This is the middle of Park Chan-wok's Revenge Trilogy. Headed by Sympathy for Mr Vengeance and culminating with the pitch black humour of Lady Vengeance, Oldboy is perhaps the best known and the most enjoyed of this fascinating director's work.
Oh Dae-su (Choi Min-sik) is arrested for being drunken and disorderly. Once bailed by his brother he calls home to speak to his daughter on her birthday. When the daughter's uncle takes over the telephone conversation Oh Dae-su stands outside the telephone booth in the pouring rain. As the camera pans out and back the brother realises that Oh Dae-su has vanished into thin air. It appears to no one bar the viewer that Oh Dae-su has been kidnapped and incarcerated in a prison of a dingy bed-sit.
There he remains for the next 15 years, no one talks to him, no one explains why he is detained; his only source of company an aging television set which even at the best of times doesn't quite meet all of his desires. Fed on a diet of dumplings and tormented by the lack of information Oh Dae-su naturally starts going a little insane, and on many attempts tries to end his life. Realising that even his captors will not allow him this ultimate freedom of choice he hatches an escape plan, and he counts the days until he can understand why all this has happened and exact his revenge on those responsible.
The day arrives that Oh Dae-su, using an errant chopstick, finally chips away at enough mortar to free one brick, he reaches out to fresh air for the first time and feels the joy of rain upon his hand. Ironically however it is at this point in time that his gaolers drug him, perform a last session of hypnotism and, still with no reason, release him back to the outside world. Soon he is given money and a mobile phone by a passing down and out. The phone rings, Oh Dae-su answers. On the end of the call is the man responsible for a lifetime of captivity. He explains that Oh Dae-su has 5 days to find out who his captor is and why he imprisoned him; the price of failure is too much to bear! So begins the hunt for answers.
Labelled as a horror in some quarters there's no doubt that Oldboy falls firmly into the thriller category, certainly skimming the borders of film-noir. It's not an overly complex plot and as the perpetrator, Lee Woo-jin (Yu Ji-tae), owns up it's not a who done it, more of a why done it. You'll have to be paying attention though because this will keep you guessing right up until the closing scenes, at which point you might want to review Oldboy immediately; scenes which perhaps seemed common place to begin with take on a whole new meaning once the trap and explanation become clear.
Oldboy sets out it's stall well; after the amusing introduction of the main character, it sets off at a blinding pace never once stopping for the viewer to catch their breath. It's extremely dark, both in terms of cinematography and like Lady Vengeance which followed, deliciously humorous. Some of the scenes presented are either graphically violent or erotically seductive yet most are still imbued with this ever present coating of dark humour. That humour coming across from the start whilst Oh Dae-su is held captive musing on the possibilities of having an extra chopstick, right through to the end when...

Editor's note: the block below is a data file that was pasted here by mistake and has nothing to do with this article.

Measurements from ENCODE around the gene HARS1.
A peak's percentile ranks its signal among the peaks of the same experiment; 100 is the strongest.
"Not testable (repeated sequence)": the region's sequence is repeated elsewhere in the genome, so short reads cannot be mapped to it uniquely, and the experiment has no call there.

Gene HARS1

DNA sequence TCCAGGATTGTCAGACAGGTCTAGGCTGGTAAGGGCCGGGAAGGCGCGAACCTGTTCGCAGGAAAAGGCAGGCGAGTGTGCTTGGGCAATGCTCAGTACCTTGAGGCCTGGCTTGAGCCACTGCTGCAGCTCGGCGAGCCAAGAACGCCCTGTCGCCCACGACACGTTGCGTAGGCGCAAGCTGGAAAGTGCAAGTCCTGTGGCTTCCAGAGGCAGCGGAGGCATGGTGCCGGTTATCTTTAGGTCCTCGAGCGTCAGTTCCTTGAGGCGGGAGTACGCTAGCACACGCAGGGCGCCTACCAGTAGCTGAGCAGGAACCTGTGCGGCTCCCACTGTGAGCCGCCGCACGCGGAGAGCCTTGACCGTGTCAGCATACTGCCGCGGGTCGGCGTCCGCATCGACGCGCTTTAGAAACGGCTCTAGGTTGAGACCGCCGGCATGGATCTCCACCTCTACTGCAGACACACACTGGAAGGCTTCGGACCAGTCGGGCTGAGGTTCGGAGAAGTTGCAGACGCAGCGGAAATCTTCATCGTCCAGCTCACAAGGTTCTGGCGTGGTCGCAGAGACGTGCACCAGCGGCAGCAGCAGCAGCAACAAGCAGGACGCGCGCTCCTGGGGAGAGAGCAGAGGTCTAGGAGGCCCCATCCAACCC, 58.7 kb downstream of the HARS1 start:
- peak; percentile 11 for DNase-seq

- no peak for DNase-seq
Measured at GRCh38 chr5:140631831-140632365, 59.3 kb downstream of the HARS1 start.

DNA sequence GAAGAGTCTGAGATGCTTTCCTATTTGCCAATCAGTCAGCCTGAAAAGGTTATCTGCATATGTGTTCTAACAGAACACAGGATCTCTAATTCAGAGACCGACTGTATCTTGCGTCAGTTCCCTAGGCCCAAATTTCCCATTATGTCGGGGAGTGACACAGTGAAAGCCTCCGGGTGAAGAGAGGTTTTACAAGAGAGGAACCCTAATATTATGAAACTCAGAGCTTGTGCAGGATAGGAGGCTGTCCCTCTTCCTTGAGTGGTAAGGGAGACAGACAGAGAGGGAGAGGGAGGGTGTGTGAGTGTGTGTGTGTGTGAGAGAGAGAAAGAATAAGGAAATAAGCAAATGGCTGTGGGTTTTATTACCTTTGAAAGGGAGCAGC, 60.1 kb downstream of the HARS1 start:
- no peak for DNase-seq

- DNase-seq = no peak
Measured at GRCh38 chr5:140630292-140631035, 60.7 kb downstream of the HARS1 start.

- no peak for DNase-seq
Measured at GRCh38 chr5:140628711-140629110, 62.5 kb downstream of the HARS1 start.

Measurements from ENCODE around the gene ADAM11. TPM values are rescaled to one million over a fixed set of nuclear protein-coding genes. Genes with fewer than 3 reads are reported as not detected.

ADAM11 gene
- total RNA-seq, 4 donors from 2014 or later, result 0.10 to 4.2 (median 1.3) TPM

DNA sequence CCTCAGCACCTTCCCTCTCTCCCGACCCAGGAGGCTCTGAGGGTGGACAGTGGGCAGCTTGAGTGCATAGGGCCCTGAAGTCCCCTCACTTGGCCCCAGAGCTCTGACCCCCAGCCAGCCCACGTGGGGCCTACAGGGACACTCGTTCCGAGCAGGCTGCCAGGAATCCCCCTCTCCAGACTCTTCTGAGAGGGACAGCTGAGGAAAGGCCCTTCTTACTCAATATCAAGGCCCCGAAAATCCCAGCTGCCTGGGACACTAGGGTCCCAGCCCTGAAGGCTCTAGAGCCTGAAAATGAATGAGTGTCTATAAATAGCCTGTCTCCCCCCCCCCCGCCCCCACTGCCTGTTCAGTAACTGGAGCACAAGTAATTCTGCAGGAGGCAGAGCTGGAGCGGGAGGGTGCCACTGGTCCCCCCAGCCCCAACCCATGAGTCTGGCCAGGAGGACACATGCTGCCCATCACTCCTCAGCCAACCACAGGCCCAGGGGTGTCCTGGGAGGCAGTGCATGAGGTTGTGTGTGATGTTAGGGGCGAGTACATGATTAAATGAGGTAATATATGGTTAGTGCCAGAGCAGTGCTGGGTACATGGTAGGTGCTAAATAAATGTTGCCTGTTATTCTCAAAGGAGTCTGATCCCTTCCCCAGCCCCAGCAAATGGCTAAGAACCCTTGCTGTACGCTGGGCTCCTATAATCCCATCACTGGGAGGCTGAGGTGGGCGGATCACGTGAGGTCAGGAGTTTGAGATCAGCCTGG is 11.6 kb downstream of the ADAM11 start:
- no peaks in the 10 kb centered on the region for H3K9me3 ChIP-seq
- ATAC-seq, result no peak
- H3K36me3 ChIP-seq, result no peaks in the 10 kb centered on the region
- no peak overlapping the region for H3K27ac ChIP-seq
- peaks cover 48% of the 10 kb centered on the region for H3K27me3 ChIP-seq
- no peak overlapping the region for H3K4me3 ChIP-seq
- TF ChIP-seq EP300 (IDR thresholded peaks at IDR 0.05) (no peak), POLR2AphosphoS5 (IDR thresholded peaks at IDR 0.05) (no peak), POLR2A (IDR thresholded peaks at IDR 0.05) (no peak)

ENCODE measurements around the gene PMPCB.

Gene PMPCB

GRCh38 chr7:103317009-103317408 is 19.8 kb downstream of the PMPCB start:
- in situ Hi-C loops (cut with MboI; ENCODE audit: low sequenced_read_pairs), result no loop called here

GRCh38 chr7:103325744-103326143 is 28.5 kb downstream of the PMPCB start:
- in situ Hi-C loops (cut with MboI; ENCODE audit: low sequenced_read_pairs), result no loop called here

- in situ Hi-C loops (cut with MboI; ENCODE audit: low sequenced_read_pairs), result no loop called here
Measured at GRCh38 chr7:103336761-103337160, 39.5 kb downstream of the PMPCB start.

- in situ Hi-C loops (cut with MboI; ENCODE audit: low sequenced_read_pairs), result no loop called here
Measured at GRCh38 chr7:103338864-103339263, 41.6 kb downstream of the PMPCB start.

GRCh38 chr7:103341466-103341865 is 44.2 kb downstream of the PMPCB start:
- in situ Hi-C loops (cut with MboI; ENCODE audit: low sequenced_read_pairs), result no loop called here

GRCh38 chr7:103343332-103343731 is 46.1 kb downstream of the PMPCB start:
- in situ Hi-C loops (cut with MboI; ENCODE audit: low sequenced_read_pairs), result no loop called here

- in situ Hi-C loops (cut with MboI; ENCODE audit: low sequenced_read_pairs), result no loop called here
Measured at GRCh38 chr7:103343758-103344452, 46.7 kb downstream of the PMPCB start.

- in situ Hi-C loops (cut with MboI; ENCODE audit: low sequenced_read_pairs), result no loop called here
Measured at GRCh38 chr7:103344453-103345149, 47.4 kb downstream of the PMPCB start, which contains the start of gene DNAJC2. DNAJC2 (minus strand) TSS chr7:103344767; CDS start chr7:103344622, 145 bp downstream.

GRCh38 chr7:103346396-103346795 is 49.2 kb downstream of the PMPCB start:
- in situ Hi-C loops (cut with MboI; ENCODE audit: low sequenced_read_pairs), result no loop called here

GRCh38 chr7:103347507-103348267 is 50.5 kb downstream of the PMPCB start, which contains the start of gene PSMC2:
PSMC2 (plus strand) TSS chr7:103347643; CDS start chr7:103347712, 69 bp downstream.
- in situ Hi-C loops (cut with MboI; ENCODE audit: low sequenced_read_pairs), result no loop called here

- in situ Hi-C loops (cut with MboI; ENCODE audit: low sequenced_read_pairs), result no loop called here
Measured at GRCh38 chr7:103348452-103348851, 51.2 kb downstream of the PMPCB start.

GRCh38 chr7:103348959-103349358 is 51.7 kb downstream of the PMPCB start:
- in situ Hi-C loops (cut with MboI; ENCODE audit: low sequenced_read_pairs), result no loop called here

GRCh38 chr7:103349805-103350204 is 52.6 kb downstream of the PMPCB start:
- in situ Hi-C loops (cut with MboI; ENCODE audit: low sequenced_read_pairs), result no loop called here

Cinematography is wonderful. In trying to reach an almost film noir, or Se7en, style the negative was post processed using a bleaching technique. This certainly muted the colours somewhat and produced a glorious setting to match its dark mood and humour. Violence towards each other is stylised and extreme, but bear in mind that the origins for this release are Manga and it retains the flavour of those origins. There is a wonderful fight scene, along a corridor which seems to last an eternity; filmed as one long tracking shot which took over 3 days to complete, it's staged, stylised cinema at its best. Other violence in the film includes hammer and teeth work so if you're a little nervous about dentists in general then you might want to look through fingers during these scenes. Still, the humour permeates these brutal scenes as they do all others.
Acting is first rate. Choi Min-sik presents a character that is initially baffled by his incarceration, which turns to bordering desperation and insanity, ultimately manifesting itself as rage and revenge. His co starring actors are worthy of their appearances in what was given the Grand Prix at Cannes. His tormentor, cold, bleak and aloof. His girlfriend, Mi-do (Kang Hye-jeong), naive but encouraging.
On reaching the end, the strands of Oldboy firmly weave themselves together to produce a coherent, well-strung together plotline and you might question your original assumptions about a great many characters. Like The Usual Suspects you look at Oldboy with different eyes on repeat viewings, and you still come away amazed by the sheer audacity of what the director was putting across. A sometimes bleak mood of a movie woven together with an uplifting waltz score and some humour so dark you might chastise yourself for grinning, and you have a film worthy of that Grand Prix. Asian cinema is having a surge of popularity over the past few years and Hollywood themselves have 'graced' Oldboy with a possible remake; judging by past efforts though anything they would produce could only be a pale imitation of what we have access to here.
Never a dull moment, superb cinematography and staging coupled with at times a flowing orchestral score, at times a harsh electronic one, actors who gave their all, in the end produces a film worthy of anyone's attention. Watch it, then watch it again!
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